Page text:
In the past couple days, bored over a random school break that we have because Princeton’s academic calendar was designed for rich kids who live near campus, I decided to start studying Old English (OE; the language in which “Beowulf” was written), a language I’d kind of wanted to learn to read for years. It’s a little easier than Greek, a class which I wasn’t able to take this semester, so I thought it might fill my dead-language void. And it has! I’m learning all sorts of really cool things about the origin of the modern English language, and it’s incredible to be able to trace the evolution of some of our most common words. (And even in 9th century texts it’s easy to see how irregular OE is when compared to a language like Latin.)
What I particularly wanted to draw your attention to is a great list, courtesy of Wikipedia, of OE words that died out, to be replaced by Latin and French versions after the Norman Conquest (which is when the shift to Middle English, Chaucer’s English, is generally believed to have occurred). Wiki (which I generally trust in obscure academic matters) declares that the majority of OE words for body parts, especially the sexually-related ones, died out basically as soon as there were Latinate words available—or were relegated to vulgarity. They give some really cool examples: for example, the OE word for “anus” was earsgang. When you realize that the “ea” diphthong is pronounced like a flat “a” with a schwa on the end, the first syllable of that word sounds an awful lot like “arse.” Cool, right? I’m not sure what the “gang” is, though. The crappy little dictionary in the back of my grammar says that the verb gangen means “to go, proceed, move,” so it could be related to that. There’s also another arse word, útgang, which sounds like “outgoing”—and very frequently (but not always!) cognates in OE can be believed. Wiki also notes that “arse” took a long time to be considered vulgar, as it was used totally innocuously by Jonathan Swift—and certainly we see arses being bandied about in everything from Chaucer to Restoration comedy, though that’s definitely the bawdier side of English lit history.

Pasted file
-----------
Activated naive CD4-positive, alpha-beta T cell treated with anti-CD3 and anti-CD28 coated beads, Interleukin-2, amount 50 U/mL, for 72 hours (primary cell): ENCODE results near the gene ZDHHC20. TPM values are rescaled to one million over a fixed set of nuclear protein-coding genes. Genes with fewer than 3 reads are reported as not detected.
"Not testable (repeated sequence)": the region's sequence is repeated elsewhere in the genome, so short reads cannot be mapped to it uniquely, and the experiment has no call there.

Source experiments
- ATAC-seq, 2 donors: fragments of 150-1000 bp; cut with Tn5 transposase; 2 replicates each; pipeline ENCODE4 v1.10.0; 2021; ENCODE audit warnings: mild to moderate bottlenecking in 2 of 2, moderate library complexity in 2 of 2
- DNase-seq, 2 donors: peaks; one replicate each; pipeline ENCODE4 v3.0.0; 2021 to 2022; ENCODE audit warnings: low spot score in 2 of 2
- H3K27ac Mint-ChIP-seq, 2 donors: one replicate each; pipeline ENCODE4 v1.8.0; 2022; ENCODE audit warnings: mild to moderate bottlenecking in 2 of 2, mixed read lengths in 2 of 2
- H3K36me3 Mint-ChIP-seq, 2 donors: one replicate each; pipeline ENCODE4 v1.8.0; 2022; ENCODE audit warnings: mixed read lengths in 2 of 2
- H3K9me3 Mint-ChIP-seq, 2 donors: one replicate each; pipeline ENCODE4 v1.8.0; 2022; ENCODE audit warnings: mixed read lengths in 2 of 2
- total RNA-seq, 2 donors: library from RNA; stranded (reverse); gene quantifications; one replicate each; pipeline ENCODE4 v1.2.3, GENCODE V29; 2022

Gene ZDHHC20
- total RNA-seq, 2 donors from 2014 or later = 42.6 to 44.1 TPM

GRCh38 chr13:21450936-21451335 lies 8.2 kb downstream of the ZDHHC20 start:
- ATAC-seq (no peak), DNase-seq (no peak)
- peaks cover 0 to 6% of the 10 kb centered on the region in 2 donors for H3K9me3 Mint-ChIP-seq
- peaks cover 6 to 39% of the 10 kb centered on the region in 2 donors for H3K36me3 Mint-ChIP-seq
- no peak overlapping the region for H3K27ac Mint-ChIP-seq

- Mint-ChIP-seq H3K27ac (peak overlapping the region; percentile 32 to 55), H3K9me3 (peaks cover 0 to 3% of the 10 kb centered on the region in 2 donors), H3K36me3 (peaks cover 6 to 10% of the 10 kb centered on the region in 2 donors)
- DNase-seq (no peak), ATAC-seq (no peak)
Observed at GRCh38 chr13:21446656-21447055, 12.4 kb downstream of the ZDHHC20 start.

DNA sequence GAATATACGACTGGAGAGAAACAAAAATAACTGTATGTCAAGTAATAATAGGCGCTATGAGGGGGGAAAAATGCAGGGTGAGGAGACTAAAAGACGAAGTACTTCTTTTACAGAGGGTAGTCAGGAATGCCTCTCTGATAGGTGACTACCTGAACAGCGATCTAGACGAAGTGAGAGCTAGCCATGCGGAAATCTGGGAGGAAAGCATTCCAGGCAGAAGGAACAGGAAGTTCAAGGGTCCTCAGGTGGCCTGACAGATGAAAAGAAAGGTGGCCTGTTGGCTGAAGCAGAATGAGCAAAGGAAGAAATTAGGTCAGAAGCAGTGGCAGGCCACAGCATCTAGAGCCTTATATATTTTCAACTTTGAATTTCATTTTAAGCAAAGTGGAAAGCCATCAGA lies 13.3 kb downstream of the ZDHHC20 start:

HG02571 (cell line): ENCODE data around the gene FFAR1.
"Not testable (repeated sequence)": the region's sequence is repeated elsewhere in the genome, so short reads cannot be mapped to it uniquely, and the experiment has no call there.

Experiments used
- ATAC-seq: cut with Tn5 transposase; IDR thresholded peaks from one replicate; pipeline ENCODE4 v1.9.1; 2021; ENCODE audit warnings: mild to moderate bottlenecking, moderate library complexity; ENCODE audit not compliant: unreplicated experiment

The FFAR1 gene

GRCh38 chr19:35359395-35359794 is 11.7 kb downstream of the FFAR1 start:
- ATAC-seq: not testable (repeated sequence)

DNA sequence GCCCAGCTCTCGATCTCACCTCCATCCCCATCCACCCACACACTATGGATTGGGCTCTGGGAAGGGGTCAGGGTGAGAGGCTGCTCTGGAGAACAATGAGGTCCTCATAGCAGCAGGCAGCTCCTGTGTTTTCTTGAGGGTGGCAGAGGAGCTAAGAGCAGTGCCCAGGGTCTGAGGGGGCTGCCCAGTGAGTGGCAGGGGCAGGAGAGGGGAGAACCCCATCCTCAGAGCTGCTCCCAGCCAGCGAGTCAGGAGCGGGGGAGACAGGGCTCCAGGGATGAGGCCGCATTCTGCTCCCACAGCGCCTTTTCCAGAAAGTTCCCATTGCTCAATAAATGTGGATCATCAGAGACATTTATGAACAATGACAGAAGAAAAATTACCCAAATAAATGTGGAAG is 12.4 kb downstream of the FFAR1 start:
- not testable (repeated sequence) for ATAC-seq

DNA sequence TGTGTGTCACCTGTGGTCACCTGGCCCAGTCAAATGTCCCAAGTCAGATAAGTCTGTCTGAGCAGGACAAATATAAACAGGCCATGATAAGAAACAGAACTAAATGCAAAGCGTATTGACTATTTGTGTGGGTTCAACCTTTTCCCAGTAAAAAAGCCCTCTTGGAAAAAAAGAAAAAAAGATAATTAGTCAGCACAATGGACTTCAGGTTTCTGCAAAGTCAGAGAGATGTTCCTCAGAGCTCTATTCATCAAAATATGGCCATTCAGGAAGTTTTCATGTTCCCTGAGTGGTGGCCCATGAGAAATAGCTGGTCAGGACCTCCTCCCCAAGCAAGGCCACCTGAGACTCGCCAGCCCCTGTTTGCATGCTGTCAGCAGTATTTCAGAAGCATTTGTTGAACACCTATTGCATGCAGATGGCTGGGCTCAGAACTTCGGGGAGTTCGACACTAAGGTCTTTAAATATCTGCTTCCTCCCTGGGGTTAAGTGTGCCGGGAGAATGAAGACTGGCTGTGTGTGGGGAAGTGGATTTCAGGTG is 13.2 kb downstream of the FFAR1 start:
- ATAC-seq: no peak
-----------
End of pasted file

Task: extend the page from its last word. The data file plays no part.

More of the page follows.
Also, a couple words for “penis” (which, Wiki says, didn’t enter English until 1578): teors and wæpen, though the latter is not to be confused, I presume, with wæpon, which actually does mean weapon. I’m going to presume the two are related but of course I don’t know for sure. Some words for sexual intercourse are hæmed and liger, and I can’t even think of any remotely similar words in any form of English I’m familiar with, and Wiki gives no details about these words, which is quite interesting. (Incidentally, is “sex” Latin? I can’t remember.)
I hope you enjoyed that brief interlude of vulgar English etymology. I can totally keep going, too.